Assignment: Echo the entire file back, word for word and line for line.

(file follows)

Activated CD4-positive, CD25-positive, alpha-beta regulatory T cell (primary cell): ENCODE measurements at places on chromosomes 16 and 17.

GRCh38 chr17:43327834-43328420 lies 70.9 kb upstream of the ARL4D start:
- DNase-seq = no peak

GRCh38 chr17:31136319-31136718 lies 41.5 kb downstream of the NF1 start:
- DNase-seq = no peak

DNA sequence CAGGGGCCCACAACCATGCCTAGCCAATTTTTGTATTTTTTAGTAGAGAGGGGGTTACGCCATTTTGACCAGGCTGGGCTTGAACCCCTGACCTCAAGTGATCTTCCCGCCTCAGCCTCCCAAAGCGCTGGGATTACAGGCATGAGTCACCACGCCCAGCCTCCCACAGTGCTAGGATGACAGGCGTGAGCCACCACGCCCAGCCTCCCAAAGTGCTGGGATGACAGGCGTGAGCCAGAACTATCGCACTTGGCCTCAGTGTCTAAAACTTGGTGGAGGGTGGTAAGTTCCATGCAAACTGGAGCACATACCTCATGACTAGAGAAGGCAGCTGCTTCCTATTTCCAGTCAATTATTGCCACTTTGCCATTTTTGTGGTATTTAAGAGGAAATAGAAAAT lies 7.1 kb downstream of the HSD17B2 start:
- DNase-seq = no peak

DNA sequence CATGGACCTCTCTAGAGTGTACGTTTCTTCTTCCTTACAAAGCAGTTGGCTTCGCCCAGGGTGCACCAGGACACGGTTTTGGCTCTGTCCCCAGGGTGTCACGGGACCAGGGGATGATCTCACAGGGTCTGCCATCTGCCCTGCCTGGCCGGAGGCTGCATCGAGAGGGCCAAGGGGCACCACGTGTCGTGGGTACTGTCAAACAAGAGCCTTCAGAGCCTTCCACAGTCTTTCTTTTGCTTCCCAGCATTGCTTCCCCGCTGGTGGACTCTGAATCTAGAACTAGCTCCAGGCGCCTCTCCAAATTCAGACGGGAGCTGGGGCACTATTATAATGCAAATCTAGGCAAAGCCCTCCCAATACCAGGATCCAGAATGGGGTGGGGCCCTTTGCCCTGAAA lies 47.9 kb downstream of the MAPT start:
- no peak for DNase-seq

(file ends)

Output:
Activated CD4-positive, CD25-positive, alpha-beta regulatory T cell (primary cell): ENCODE measurements at places on chromosomes 16 and 17.

GRCh38 chr17:43327834-43328420 lies 70.9 kb upstream of the ARL4D start:
- DNase-seq = no peak

GRCh38 chr17:31136319-31136718 lies 41.5 kb downstream of the NF1 start:
- DNase-seq = no peak

DNA sequence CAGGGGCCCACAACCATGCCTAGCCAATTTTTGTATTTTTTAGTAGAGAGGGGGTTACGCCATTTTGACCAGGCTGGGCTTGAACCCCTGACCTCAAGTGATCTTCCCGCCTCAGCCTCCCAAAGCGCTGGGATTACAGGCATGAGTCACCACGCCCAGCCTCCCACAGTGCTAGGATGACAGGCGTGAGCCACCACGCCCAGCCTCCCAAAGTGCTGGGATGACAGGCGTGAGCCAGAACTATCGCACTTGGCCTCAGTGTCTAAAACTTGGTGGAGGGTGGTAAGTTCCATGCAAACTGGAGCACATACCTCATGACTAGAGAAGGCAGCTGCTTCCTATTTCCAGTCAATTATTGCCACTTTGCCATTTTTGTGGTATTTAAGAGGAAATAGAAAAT lies 7.1 kb downstream of the HSD17B2 start:
- DNase-seq = no peak

DNA sequence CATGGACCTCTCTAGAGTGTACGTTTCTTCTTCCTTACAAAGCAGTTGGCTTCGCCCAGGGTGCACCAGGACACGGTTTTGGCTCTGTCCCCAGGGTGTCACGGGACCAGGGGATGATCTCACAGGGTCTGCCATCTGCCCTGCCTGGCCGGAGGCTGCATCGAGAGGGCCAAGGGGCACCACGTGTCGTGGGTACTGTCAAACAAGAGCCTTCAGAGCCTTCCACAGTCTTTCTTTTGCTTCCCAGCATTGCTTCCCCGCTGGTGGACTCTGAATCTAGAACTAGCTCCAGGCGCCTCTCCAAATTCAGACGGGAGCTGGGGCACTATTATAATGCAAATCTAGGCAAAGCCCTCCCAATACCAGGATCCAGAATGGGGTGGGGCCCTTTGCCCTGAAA lies 47.9 kb downstream of the MAPT start:
- no peak for DNase-seq